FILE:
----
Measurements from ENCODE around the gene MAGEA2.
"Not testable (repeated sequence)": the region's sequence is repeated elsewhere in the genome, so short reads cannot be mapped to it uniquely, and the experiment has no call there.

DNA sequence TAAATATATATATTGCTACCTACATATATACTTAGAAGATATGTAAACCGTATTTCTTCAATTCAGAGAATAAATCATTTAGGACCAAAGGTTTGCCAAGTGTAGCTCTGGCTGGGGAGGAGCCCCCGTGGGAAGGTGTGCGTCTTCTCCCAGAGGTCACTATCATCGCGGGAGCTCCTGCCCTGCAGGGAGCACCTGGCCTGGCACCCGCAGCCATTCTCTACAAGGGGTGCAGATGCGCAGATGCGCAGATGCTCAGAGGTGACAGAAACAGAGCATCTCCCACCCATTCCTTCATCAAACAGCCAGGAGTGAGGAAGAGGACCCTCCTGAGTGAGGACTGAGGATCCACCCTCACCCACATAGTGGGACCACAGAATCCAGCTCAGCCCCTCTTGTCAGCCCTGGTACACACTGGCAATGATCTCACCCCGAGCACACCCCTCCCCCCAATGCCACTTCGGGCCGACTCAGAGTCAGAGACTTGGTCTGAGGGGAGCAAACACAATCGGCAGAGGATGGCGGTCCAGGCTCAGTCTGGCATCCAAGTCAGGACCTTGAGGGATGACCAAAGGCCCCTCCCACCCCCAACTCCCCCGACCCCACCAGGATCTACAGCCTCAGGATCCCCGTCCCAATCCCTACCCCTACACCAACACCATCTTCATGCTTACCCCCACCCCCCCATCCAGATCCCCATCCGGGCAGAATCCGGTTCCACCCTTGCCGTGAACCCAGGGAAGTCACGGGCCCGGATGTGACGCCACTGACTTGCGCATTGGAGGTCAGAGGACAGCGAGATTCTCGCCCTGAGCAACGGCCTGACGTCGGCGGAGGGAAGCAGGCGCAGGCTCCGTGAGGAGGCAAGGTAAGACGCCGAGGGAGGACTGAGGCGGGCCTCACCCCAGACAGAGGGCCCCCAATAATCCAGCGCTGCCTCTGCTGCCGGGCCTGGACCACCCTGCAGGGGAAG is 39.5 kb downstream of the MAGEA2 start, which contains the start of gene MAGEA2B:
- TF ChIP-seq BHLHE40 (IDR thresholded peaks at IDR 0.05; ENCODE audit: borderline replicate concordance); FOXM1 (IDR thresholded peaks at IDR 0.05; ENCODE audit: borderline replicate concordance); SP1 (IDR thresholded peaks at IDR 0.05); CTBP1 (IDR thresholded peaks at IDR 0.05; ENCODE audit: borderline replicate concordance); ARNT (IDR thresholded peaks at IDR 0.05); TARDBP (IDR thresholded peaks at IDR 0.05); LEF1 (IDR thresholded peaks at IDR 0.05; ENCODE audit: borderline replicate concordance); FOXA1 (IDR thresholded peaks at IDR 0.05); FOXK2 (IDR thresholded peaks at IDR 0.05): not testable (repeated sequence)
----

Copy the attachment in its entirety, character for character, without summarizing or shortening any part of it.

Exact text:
Measurements from ENCODE around the gene MAGEA2.
"Not testable (repeated sequence)": the region's sequence is repeated elsewhere in the genome, so short reads cannot be mapped to it uniquely, and the experiment has no call there.

DNA sequence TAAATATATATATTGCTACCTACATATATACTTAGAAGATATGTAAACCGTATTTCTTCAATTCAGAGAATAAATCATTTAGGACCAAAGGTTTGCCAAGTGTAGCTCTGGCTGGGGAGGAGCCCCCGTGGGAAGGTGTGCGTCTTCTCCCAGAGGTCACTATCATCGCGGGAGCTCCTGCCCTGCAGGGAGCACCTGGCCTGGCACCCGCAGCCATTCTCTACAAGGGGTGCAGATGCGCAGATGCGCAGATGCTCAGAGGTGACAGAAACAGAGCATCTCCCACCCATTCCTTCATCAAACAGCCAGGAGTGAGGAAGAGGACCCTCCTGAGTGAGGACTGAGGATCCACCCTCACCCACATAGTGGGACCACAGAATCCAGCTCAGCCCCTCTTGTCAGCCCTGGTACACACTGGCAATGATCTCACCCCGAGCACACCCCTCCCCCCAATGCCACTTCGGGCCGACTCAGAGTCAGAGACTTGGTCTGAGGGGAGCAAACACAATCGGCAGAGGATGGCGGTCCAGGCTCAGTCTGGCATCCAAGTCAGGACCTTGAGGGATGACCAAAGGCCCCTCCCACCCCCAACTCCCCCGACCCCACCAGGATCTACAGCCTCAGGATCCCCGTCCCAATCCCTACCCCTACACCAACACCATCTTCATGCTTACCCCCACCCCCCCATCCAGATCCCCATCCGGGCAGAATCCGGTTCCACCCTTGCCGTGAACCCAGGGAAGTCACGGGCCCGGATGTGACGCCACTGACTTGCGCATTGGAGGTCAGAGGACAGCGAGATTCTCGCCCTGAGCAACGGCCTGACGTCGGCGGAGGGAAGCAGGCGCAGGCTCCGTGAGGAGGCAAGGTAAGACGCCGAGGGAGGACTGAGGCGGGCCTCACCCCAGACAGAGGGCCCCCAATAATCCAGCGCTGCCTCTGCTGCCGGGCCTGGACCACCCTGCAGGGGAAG is 39.5 kb downstream of the MAGEA2 start, which contains the start of gene MAGEA2B:
- TF ChIP-seq BHLHE40 (IDR thresholded peaks at IDR 0.05; ENCODE audit: borderline replicate concordance); FOXM1 (IDR thresholded peaks at IDR 0.05; ENCODE audit: borderline replicate concordance); SP1 (IDR thresholded peaks at IDR 0.05); CTBP1 (IDR thresholded peaks at IDR 0.05; ENCODE audit: borderline replicate concordance); ARNT (IDR thresholded peaks at IDR 0.05); TARDBP (IDR thresholded peaks at IDR 0.05); LEF1 (IDR thresholded peaks at IDR 0.05; ENCODE audit: borderline replicate concordance); FOXA1 (IDR thresholded peaks at IDR 0.05); FOXK2 (IDR thresholded peaks at IDR 0.05): not testable (repeated sequence)